Whenever a work is associated with significant potential negative impacts (or can be perceived that way by reviewers), submissions should include a discussion of these impacts. Such discussion should consider different stakeholders that could be impacted, paying special attention to vulnerable or marginalized communities. It should also include possible mitigation strategies (e.g., gated release of models, providing defenses in addition to attacks, mechanisms for monitoring misuse, mechanisms to monitor how a system learns from feedback over time, improving the efficiency and accessibility of CV models, etc.).

Grappling with ethics is a difficult problem for our field, and thinking about ethics is still relatively new to many authors. A common difficulty with assessing ethical impact is its indirectness: most papers focus on general-purpose methodologies (e.g., object recognition algorithms), whereas ethical concerns are more apparent when considering deployed applications (e.g., surveillance systems). Also, real-world impact (both positive and negative) often emerges from the cumulative progress of many papers, so it is difficult to attribute the impact to an individual paper. In certain cases, the applications can have both significant risks and benefits, or it may not be possible to draw a bright line between ethical and unethical. Authors should not hesitate to acknowledge such ambiguities and err on the side of transparency.

3. General Ethical Conduct

We assume that all submissions adhere to ethical standards for responsible research practice and due diligence in the conduct.

If the research uses human-derived data, consider whether that data might:

  1. Contain any personally identifiable information or sensitive personally identifiable information. For instance, does the dataset use features or label information about individual names? Did people provide their consent on the collection of such data? Could the use of the data be degrading or embarrassing for some people?
  2. Contain information that could be deduced about individuals that they have not consented to share. For instance, a dataset with medical image annotations by experts could inadvertently disclose user information such as their name, depending on the features provided.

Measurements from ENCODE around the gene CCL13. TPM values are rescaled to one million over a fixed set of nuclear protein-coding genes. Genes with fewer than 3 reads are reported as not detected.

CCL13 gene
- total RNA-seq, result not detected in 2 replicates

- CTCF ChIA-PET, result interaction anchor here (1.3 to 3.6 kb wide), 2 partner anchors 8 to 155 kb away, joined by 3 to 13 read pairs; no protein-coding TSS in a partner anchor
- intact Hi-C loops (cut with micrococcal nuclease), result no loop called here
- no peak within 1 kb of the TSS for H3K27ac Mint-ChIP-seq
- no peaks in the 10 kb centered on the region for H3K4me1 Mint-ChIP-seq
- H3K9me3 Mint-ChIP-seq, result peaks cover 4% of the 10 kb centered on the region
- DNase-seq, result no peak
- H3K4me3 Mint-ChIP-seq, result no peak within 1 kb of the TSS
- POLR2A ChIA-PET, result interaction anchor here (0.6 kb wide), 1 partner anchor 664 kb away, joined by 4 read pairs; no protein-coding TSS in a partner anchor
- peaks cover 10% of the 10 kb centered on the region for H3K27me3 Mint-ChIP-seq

3. Encode, contain, or potentially exacerbate bias against people of a certain gender, race, sexuality, or who have other protected characteristics. For instance, does the dataset represent the diversity of the community where the approach is intended to be deployed?
  4. Contain human subject experimentation and whether it has been reviewed and approved by a relevant oversight board. For instance, studies predicting characteristics (e.g., mental health status) from human data (e.g., performance of everyday activities) are expected to have their studies reviewed by an ethical board (IRB or equivalent).
  5. Have been discredited by the creators. For instance, the DukeMTMC-ReID dataset has been taken down and it should not be used in CVPR submissions.

In general, there are other issues related to data that are worthy of consideration and review. These include:

  1. Consent to use or share the data. Explain whether you have asked the data owner’s permission to use or share data and what the outcome was. Even if you did not receive consent, explain why this might be appropriate from an ethical standpoint. For instance, if the data was collected from a public forum, were its users asked consent to use the data they produced, and if not, why?
  2. Domain specific considerations when working with high-risk groups. For example, if the research involves work with minors or vulnerable adults, have the relevant safeguards been put in place?
  3. Filtering of offensive content. For instance, when collecting a dataset, how are the authors filtering offensive content such as pornographic or violent images?
  4. Compliance with GDPR and other data-related regulations. For instance, if the authors collect human-derived data, what is the mechanism to guarantee individuals’ right to be forgotten (removed from the dataset)?

This list is not intended to be exhaustive — it is included here as a prompt for author and reviewer reflection.